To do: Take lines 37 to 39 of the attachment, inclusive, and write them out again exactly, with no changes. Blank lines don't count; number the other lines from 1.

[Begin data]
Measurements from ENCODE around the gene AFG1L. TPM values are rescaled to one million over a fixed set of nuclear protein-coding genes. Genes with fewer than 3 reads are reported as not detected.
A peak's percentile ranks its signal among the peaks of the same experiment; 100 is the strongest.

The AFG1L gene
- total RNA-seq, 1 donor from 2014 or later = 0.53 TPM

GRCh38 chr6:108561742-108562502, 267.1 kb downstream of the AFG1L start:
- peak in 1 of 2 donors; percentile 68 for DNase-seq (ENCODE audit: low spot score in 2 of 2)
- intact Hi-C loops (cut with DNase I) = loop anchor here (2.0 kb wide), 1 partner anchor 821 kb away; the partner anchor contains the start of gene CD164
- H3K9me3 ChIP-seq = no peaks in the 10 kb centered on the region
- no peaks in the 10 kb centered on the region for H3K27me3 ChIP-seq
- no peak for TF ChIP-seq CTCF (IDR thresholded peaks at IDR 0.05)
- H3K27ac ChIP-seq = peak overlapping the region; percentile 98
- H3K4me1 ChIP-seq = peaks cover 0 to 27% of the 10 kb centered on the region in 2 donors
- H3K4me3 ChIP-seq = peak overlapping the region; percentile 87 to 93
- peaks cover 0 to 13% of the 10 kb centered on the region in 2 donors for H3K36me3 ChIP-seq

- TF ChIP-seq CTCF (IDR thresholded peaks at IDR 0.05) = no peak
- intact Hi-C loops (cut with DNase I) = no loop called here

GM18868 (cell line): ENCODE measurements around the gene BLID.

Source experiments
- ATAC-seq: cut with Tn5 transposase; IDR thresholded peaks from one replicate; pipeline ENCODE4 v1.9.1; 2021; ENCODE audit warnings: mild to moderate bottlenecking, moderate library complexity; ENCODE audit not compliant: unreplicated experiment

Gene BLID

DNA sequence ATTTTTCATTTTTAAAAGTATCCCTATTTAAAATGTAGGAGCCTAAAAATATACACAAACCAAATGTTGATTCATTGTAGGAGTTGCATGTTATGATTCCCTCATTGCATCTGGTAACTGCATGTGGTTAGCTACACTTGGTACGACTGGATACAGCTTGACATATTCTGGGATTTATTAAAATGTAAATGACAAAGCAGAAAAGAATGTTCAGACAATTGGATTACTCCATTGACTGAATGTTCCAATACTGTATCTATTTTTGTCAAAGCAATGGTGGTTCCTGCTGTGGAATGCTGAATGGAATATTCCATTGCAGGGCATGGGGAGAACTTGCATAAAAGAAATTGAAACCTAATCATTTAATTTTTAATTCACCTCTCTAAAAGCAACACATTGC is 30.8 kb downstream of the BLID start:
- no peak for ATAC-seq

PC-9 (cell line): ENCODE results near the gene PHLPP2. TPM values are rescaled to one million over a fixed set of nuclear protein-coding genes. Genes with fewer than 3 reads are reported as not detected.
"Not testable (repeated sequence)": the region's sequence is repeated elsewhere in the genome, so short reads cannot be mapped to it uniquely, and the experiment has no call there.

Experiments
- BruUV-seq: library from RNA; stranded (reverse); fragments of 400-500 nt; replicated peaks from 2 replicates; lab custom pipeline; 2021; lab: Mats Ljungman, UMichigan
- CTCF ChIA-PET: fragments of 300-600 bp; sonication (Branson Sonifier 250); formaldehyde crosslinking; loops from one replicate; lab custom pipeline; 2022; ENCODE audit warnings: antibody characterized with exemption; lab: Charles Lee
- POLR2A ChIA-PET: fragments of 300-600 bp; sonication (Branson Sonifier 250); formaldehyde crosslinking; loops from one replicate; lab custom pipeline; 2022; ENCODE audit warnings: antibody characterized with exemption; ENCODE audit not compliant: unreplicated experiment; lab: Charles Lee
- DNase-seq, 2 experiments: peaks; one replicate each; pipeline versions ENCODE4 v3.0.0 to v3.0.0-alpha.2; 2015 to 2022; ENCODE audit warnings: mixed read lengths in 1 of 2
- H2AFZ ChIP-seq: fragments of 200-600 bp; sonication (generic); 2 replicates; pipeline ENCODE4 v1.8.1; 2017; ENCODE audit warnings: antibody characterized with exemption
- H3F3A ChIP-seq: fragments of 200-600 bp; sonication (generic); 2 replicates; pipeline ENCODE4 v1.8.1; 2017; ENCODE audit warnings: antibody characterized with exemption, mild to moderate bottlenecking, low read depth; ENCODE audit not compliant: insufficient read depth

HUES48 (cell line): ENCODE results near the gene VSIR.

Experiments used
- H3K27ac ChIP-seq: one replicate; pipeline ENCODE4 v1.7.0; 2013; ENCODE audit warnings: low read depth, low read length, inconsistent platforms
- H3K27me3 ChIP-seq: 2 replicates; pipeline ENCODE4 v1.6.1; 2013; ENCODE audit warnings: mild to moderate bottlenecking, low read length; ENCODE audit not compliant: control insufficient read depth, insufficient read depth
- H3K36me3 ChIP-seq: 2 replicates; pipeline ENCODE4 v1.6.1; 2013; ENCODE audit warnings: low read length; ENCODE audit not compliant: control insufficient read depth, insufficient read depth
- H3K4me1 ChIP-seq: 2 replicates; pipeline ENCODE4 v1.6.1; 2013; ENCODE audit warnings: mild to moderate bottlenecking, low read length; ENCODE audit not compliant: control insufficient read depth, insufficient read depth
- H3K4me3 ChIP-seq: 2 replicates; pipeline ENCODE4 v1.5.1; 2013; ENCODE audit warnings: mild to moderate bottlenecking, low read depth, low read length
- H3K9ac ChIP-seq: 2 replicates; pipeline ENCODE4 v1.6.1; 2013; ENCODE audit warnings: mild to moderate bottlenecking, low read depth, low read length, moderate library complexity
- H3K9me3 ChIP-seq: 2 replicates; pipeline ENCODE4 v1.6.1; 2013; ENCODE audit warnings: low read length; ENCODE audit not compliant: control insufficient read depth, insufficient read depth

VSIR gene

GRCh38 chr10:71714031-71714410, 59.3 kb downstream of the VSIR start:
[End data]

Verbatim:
- H3K4me1 ChIP-seq: 2 replicates; pipeline ENCODE4 v1.6.1; 2013; ENCODE audit warnings: mild to moderate bottlenecking, low read length; ENCODE audit not compliant: control insufficient read depth, insufficient read depth
- H3K4me3 ChIP-seq: 2 replicates; pipeline ENCODE4 v1.5.1; 2013; ENCODE audit warnings: mild to moderate bottlenecking, low read depth, low read length
- H3K9ac ChIP-seq: 2 replicates; pipeline ENCODE4 v1.6.1; 2013; ENCODE audit warnings: mild to moderate bottlenecking, low read depth, low read length, moderate library complexity